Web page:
Surveying and Monitoring Constructed Chutes on the Missouri River

Science Center Objects

The construction of side-channel chutes has emerged as one method for restoring Missouri River habitat through the introduction of slow velocity and shallow depth water areas.  To better understand the processes that create and maintain this habitat, the USGS Nebraska Water Science Center in partnership with the U.S. Army Corps of Engineers, has completed hydrographic and topographic surveys of seven Missouri River chutes and three backwaters as well as monitoring suspended sediment transport in constructed chutes on the Missouri River.

Chutes and backwaters have been constructed by the U.S. Army Corps of Engineers (USACE) to increase the amount of available shallow water habitat to support threatened and endangered species along the Missouri River. The USGS Nebraska Water Science Center has cooperated with the USACE since 2005 to survey constructed shallow water habitats.  Hydrographic data from chute and backwater surveys aid the USACE in assessing the amount of available shallow water habitat, the effects of river flow on evolving morphology of the chutes and backwaters, and the functionality of the chute and backwater designs. 

Map showing hydrographic survey data for Kansas Chute along the Missouri River
Hydrographic survey data for Kansas Chute.

Hydrographic and Topographic Surveys, seven Missouri River chutes and three backwaters

Chutes and backwaters were surveyed using a singlebeam echosounder and a real-time kinematic (RTK) global navigation satellite system (GNSS). Transects were spaced 100 ft apart on chutes; a 250 foot grid was used in backwaters. Hydrographic data were collected along transects extending across the channel from top of bank to top of bank. Transect segments with water depths greater than 1 meter were surveyed using a single-beam echosounder to measure depth and a differentially corrected global positioning system to measure location. These depth soundings were converted to elevation using water-surface-elevation information collected with a RTK GNSS. Transect segments with water depths less than 1 meter were surveyed using RTK GNSS. Surveyed features included top of bank, toe of bank, edge of water, sand bars, and near-shore areas. Chutes surveyed included Council chute, Plattsmouth chute, Tobacco chute, Upper Hamburg chute, Lower Hamburg chute, Kansas chute, and Deroin chute.  Backwaters surveyed included Ponca backwater, Plattsmouth backwater, and Langdon backwater.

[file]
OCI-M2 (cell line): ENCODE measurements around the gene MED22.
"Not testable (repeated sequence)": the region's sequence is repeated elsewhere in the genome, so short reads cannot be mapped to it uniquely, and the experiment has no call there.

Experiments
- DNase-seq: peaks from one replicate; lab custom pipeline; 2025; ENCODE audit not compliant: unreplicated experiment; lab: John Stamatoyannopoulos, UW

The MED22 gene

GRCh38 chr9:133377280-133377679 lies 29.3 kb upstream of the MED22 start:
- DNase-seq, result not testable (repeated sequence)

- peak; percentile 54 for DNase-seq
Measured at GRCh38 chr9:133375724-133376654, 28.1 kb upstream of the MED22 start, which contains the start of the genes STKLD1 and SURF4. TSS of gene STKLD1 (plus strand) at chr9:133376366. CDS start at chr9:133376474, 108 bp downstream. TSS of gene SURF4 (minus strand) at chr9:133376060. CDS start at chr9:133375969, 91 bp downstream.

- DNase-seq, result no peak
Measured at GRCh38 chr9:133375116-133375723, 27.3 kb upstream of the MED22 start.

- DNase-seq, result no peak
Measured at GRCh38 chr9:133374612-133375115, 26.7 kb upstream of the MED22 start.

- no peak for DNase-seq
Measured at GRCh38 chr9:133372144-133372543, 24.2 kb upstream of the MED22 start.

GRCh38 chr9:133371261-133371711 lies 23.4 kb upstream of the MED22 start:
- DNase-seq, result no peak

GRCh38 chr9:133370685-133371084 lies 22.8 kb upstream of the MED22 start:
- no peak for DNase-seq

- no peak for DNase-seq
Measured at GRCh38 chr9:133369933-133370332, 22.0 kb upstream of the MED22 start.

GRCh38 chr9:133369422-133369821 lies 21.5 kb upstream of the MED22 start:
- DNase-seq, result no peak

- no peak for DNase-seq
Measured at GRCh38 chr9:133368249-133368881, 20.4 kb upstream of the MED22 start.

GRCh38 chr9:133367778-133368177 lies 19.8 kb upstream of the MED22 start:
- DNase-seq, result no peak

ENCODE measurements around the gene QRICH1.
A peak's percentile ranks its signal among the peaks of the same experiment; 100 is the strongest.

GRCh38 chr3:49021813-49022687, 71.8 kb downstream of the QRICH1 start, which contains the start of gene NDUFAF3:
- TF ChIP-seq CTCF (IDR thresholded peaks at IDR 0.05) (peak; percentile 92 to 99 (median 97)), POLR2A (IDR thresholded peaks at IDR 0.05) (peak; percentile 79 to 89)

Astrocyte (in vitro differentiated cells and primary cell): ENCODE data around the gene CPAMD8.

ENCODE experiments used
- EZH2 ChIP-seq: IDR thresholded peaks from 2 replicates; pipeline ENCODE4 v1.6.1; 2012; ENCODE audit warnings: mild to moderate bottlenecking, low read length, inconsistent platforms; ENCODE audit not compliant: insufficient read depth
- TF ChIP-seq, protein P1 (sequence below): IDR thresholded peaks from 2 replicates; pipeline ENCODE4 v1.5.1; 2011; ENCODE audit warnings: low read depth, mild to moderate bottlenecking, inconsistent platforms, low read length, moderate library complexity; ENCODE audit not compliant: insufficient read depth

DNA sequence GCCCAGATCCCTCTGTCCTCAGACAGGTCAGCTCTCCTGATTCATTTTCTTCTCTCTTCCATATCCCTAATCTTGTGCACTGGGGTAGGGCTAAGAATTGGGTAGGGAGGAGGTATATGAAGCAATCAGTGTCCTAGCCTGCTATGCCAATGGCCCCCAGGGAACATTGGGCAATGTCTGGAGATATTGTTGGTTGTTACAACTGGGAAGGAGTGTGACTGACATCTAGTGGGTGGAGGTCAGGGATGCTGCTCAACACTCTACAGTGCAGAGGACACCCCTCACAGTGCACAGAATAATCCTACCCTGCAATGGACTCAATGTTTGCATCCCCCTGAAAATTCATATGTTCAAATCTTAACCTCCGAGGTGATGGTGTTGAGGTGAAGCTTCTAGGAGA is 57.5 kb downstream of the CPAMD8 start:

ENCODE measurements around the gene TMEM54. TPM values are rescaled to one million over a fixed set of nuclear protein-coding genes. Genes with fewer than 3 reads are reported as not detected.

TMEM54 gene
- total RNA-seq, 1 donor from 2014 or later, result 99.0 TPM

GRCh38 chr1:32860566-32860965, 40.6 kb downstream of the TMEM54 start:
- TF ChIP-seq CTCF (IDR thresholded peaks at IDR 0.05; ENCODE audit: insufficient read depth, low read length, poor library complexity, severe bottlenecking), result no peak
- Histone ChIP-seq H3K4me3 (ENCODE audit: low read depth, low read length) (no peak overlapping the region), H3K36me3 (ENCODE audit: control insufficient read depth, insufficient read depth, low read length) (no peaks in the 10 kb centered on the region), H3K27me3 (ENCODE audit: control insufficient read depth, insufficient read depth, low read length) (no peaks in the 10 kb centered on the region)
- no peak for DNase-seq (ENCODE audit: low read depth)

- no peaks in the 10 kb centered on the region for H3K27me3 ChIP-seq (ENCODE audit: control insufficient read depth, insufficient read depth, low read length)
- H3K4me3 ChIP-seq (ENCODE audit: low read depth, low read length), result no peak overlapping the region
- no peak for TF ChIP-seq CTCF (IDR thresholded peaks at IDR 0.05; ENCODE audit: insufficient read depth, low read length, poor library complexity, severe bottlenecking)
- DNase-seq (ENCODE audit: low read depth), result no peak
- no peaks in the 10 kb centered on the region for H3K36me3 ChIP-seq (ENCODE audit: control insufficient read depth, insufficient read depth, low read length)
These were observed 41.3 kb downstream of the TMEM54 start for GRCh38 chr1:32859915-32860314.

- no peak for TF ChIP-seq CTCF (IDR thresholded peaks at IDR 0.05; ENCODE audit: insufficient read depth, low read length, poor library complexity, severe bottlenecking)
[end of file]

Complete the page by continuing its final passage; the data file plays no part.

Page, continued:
Daily discharge measurements were made in the main channel of the Missouri River upstream from each chute and in the chutes. These surveys were completed yearly 2011-2015.

2011 Missouri River Flood

The effects of the 2011 Missouri River flood on these chute and backwater habitat restoration sites were substantial.  Deposition of sediment occured at Ponca Backwater, Plattsmouth Backwater and Chute, and Langdon Backwater.  Erosion occurred at Council Chute, Upper and Lower Hamburg Chute, Kansas Chute, and Deroin Chute.  Deposition, erosion, and damage to site control structures changed the structure and function of these sites, and many control structures required repair and maintenance.

Monitoring Suspended Sediment Transport, Kansas Chute and Upper Hamburg Chute

The USGS Nebraska Water Science Center, in partnership with USACE, monitored the 2012 suspended-sediment fluxes in and around Upper Hamburg chute near Nebraska City, Nebraska and Kansas chute near Peru, Nebraska.  Discrete suspended sediment samples were collected by boat from the upstream section of Kansas chute and from the downstream section of Kansas chute and Upper Hamburg chute.  In addition, discrete suspended sediment samples were collected upstream and downstream of the chute within the main-stem Missouri River.  Suspended sediment samples were also collected by autosamplers and readings of turbidity, temperature, and pH were made every 15 minute at the upstream and downstream sampling locations in the chutes.  In addition, acoustic velocimetry was recorded every 15 minutes at one location within each chute to estimate discharge and velocity.  Simple linear regression models were developed to relate turbidity data to suspended sediment and the turbidity surrogate was used to estimate sediment fluxes.  Once characterized, the flux estimates will be used to identify hydrologic conditions that generate erosional and depositional processes within the chute. 

Upper Hamburg chute along the Missouri River
Upper Hamburg chute (Public domain.)